By Dan Moffett
The Briny Breezes Town Council spent the holidays examining the résumés of candidates for the open part-time positions of manager and deputy clerk.
During a special meeting on Dec. 19, the council interviewed three candidates for manager and decided one of them was right for the town’s opening.
He was a familiar choice: William Thrasher, who worked for 21 years as the town manager next door in Gulf Stream, until retiring in 2017.
“The love of management has never left me,” Thrasher told the council.
His familiarity with Briny and experience dealing with code enforcement and his record of working with other Palm Beach County municipalities and the Federal Emergency Management Agency impressed council members.
They voted 5-0 to authorize Mayor Gene Adams to negotiate a contract with him. The town will offer up to $38,500, and council President Sue Thaler says she’s hopeful a new manager will be on board within weeks.
The other two candidates the council interviewed were Lee Evett and James McCroskey. Evett is the former city manager of Jupiter; Pueblo, Colorado; Clayton, Missouri; Cape Coral; and most recently Frostproof.
McCroskey is the former city manager of Holly Hill, assistant manager of Daytona Beach Shores and most recently interim manager of Estill, South Carolina.
In November, Town Manager Dale Sugerman and Deputy Clerk Maya Coffield told the council they would resign at the end of 2019. Sugerman and Coffield complained that the workload for their part-time jobs had steadily increased during the last two years, and their pay was inadequate compensation for the growing responsibilities.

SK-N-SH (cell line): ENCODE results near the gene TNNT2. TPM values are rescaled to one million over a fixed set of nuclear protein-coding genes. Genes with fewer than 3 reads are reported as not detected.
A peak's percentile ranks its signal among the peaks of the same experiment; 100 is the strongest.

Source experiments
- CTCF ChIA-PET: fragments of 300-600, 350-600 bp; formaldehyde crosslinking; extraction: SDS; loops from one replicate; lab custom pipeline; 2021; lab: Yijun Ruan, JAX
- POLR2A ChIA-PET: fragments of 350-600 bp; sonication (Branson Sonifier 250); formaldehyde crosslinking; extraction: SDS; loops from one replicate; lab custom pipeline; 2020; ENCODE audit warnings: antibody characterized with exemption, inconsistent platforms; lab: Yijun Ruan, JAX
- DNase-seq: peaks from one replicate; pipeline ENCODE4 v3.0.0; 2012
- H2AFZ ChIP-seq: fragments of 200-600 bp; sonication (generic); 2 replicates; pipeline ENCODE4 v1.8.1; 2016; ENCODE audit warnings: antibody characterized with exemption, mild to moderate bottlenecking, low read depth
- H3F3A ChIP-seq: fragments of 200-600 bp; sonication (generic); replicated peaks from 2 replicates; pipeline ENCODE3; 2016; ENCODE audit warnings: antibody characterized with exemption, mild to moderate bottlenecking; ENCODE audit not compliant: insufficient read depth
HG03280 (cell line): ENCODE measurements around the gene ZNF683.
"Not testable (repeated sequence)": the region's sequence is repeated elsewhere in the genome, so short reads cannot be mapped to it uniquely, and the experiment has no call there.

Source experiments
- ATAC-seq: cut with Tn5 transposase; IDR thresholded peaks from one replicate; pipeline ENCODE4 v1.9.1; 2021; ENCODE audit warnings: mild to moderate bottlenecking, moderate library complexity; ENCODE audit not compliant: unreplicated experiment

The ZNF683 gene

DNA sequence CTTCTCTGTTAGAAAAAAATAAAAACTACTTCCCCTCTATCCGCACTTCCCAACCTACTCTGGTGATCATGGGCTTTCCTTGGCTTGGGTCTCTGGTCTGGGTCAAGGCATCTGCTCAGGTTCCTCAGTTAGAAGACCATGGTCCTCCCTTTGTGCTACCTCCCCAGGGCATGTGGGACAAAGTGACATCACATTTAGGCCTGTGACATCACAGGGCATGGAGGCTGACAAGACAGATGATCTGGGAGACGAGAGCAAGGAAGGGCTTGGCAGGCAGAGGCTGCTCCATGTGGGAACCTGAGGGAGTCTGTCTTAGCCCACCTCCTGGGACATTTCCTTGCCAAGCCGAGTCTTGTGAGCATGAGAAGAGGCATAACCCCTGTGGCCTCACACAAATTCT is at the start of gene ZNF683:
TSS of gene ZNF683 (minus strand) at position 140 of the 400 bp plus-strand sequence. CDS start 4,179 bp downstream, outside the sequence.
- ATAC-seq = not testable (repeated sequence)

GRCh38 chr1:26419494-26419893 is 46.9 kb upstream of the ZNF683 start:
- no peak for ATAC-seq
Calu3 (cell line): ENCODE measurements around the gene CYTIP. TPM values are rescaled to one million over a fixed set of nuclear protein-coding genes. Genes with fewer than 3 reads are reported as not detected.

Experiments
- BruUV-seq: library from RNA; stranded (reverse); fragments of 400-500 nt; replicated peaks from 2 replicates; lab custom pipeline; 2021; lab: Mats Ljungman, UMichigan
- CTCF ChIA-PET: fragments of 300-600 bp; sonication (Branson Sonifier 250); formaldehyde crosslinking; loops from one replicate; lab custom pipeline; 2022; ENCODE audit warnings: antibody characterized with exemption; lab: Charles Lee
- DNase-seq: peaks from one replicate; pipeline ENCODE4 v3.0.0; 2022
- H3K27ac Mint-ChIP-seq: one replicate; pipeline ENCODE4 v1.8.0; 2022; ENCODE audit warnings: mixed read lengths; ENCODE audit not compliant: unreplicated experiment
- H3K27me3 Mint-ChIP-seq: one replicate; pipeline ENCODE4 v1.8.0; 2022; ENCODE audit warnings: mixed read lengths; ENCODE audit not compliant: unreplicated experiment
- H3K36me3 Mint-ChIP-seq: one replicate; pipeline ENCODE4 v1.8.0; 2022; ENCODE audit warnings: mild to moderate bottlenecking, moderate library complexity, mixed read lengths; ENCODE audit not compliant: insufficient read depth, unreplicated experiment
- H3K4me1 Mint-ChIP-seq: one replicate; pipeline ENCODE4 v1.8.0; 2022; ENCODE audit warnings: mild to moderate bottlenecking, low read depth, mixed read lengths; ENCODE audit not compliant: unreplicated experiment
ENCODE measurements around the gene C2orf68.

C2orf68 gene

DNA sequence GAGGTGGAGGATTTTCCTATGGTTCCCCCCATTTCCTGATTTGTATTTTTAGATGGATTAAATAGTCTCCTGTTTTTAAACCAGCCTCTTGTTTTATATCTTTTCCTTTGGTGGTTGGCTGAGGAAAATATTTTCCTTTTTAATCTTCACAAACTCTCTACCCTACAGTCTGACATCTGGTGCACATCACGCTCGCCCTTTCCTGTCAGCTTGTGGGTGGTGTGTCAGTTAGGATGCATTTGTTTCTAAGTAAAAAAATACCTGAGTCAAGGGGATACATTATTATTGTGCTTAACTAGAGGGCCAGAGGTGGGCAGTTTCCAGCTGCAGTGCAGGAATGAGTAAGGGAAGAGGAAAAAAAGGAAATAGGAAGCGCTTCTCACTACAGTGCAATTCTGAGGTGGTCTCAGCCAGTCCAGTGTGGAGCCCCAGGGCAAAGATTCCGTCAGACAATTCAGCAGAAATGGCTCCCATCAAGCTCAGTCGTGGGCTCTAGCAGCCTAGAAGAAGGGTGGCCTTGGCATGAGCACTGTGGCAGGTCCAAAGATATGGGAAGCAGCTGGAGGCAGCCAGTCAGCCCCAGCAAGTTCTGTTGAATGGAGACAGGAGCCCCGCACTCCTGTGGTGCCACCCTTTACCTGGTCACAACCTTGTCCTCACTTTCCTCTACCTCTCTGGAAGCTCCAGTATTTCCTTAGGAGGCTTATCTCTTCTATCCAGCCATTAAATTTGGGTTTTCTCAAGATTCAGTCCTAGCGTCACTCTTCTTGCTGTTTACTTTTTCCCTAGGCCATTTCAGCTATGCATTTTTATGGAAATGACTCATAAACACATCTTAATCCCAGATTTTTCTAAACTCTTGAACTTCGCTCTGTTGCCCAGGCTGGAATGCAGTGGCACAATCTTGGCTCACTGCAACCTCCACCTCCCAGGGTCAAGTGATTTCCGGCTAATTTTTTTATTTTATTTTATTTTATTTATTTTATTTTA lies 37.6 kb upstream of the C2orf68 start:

Adams consulted with the senior advisers group of the Florida City and County Management Association to recruit candidates for the manager’s job. The advisers help municipalities find qualified applicants for administrative positions.
Thaler said interest in the deputy clerk position has been strong after the town posted a job listing on indeed.com. She said 33 qualified applicants sent résumés, and the council is considering at least five candidates with significant municipal experience.
The deputy clerk currently earns about $30,000 a year in hourly wages, including some overtime. Both the clerk and manager positions call for working three days a week and roughly 20-25 hours.
Sugerman and Coffield attributed much of the reason for their increasing workload to nagging problems with the town’s building permit process.
During Briny’s Dec. 5 town meeting, the council unanimously approved giving Mayor Adams the authority to terminate the existing contract with C.A.P. Government Inc., the town’s building inspection contractor.
Sugerman told the council that C.A.P. continues to cause the town problems because of inspectors who aren’t qualified for mobile home assignments and chronic permit processing errors. He said the company has been unresponsive to staff’s calls for changes.
“We’re at wits’ end trying to get this resolved,” Sugerman said.
The council is considering terminating the C.A.P. contract and switching to another inspection vendor that is more experienced in dealing with mobile home cases.
Alderwoman Christina Adams proposed hiring a part-time permit clerk to help reduce the workload at Town Hall. Her motion was defeated 4-1, but council members said they were willing to re-examine the idea after the hiring of a new manager and clerk.
Besides starting the year with a new staff, the town could have new faces on the council.
Charles Swift and Lynne Weiner have qualified to run against three incumbents in the March 17 municipal election. Seats held by Christina Adams, Bill Birch and Kathy Gross are up for re-election. Ú